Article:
• May 13-20, 2007 [581] Kelly Beatty, Alan Dyer, Tony Hallas, Andrew Murrell
  • June 1-8, 2008 [518] Bob Berman, Jim Burnell, Don Nicholson, Doug Welch
  • April 19-26, 2009 [481] G Fritz Benedict, Terence Dickinson, Jack Newton, Don Pettit
  • May 9-16, 2010 [457] Guy Consolmagno, Dan Davis, Dolores Hill
  • May 29-June 5, 2011 [478] C Renee James, William C Keel, Jimi Lowrey/Stephen Odewahn, Mike Simonsen
  • April 15-22, 2012 [432] Steve Edberg, Al Nagler, Robert Reeves, Ray Villard
  • May 5-12, 2013 [502] Zoltan Levay, Don Olson, Judit Ries, Matthew Shetrone
  • May 25-June 1, 2014 [473] Tom Barnes, Rachael Livermore, Dennis Webb, Bill Wren
  • May 10-17, 2015 [432] Taft Armandroff, Alan Dyer, Michael Endl, Fred Espenak, Charlie Warren
  • May 1-8, 2016 [473] Brent Archinal, Bryan Cogdell, Tim Hunter, David Levy, Mike Simmons
  • May 21-28, 2017 [427] Dolores Hill, Rik Hill, Pranvera Hyseni, Don Petit
  • May 5-13, 2018 [476] Richard Berry, Alex McConahay, Randy Shivak, Richard S Wright, Jr

The Lone Star Gazer Award

Make a suggestion to us for a future recipient of this dedicated observer award.

For Personal achievement, accomplishment, expertise:
1982 Walter Haas
1983 John Wagoner
1984 Oscar Monnig
1985 David Levy
1986 Brian Skiff
1987 David Eicher
1988 Robert Reeves
1989 Dr. Don Parker
1990 Kathy Machin
1991 Dr. Janet Mattei
1992 Dave Higgins
1993 Larry Mitchell
1994 Barbara Wilson
1995 Jason Ware
1996 Ed Szczepanski
1997 Ft Bend Asteroid Discovery Team (Bill Dillon, Keith Rivich, Dennis Borgman, John Harrison, Randy Pepper, Frances Smith)
1998 Howard Brewington
1999 Amelia Goldberg
2000 David Healy
2001 Stephen O'Meara
2002 Dave Tosteson
2003 Dennis Webb
2004 Jay McNeil
2005 Steve Coe
2006 George Kepple and Glen Sanner
2007 Andrew Murrell
2008 Becky Ramotowski
2009 Alvin Huey
2010 Jim Chandler
2011 Jimi Lowrey
2012 Matt Delevoryas
2013 Al Kelly
2014 Jason Adamik
2015 Tim Parson
2016 Brent  Archninal
2017 Don Petit
2018 Jeff Kanipe

The Omega Centauri Award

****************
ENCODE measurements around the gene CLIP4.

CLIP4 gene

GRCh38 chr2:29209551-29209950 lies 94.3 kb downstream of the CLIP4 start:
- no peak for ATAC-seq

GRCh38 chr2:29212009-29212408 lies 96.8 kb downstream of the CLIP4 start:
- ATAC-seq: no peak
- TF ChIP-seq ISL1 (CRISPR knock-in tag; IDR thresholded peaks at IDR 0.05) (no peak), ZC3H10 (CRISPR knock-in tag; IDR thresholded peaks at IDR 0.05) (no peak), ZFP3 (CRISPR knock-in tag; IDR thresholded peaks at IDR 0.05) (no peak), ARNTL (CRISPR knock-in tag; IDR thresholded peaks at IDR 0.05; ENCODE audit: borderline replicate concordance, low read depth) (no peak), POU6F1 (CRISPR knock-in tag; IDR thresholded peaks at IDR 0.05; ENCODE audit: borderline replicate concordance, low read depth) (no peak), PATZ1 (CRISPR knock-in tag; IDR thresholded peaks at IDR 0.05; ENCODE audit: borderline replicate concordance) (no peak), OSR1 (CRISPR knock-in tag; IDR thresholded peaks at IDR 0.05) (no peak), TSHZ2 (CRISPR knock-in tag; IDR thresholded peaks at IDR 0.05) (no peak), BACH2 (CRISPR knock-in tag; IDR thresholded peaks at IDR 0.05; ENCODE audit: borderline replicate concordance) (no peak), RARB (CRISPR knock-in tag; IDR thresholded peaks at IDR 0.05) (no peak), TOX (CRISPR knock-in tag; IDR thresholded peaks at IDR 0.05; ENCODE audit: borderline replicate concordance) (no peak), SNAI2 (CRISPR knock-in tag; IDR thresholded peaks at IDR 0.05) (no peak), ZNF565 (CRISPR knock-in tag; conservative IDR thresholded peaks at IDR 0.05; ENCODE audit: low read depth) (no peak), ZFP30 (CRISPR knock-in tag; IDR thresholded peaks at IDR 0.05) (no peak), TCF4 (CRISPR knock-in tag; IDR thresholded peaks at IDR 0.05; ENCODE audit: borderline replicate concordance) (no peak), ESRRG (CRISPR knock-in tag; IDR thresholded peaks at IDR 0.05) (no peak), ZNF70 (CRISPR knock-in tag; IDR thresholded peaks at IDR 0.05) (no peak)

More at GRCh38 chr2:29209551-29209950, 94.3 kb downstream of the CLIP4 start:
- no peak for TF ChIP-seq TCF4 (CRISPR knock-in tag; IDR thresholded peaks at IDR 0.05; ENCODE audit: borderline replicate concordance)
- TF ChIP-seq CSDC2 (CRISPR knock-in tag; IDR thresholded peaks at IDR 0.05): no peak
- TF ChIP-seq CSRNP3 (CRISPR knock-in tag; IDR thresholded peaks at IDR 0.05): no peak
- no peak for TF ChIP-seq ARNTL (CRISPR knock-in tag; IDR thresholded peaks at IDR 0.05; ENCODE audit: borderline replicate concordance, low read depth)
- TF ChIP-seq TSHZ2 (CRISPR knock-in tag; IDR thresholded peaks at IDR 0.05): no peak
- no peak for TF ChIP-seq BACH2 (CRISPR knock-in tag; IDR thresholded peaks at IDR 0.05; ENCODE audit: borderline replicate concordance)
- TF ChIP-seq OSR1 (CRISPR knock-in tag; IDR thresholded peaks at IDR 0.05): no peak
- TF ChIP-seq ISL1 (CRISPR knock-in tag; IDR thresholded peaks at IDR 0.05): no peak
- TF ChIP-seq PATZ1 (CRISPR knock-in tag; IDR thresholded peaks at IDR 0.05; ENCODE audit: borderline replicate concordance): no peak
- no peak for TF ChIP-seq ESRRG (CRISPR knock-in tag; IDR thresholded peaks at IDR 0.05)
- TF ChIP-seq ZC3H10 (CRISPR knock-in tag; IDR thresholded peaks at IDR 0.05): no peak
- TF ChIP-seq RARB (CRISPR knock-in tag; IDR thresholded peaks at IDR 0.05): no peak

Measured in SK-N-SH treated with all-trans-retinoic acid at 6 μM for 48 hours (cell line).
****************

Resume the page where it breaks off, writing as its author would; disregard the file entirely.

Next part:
Make a suggestion to us for a future recipient of this dedicated service-towards-astronomy award.

For Public awareness and/or promotion of astronomy:
1983 Paul Maley
1984 Debbie Byrd
1985 George Ellis
1986 Don & Shelly Garland
1987 Carol Rodgers
1988 John Dobson
1989 David Clark
1990 Walter Scott Houston
1991 Amelia & Steve Goldberg
1992 Richard Berry
1993 Mike Dennis
1994 Stephen J. O'Meara
1995 John Wagoner
1996 Ed Flaspoehler
1997 David Levy
1998 Bob Gent
1999 Jackie Wade
2000 Candace Pratt & Carol Cole
2001 Tom Clark
2002 Bob & Lisa Summerfield
2003 Attilla Danko
2004 Richard Brown
2005 TSP Amateur Radio Team (Steve Coleman, Clyde Heath, and Larry Slay, George Huling, Tom McDermott)
2006 Larry Mitchell
2007 Dennis Borgman
2008 John Rudd
2009 Terence Dickinson
2010 NA
2011 NA
2012 Perry and Patricia Remaklus
2013 Don Olson and Russell Doescher
2014 Jeff Barton
2015 Deborah Moran
2016 Gary Carter
2017 Joe Khalaf
2018 Fort Bend Astronomy Club

TexStaPa – An Asteroid Named for Texas Star Party

At TSP 1996, Brian Skiff (see above) named one of the asteroids that he had previously discovered. Texstapa (4932) is 1984 EA1, discovered on March 9, 1984 by Brian at the Anderson Mesa Station of the Lowell Observatory. Named for the Texas Star Party on the occasion of its 18th anniversary in May 1996. Founded in 1979 by Deborah Byrd, the event has since become one of the largest meetings of amateur astronomers in North America. It provides amateur astronomers with the opportunity for visual observing, imaging, and fellowship under clear, dark Texas skies.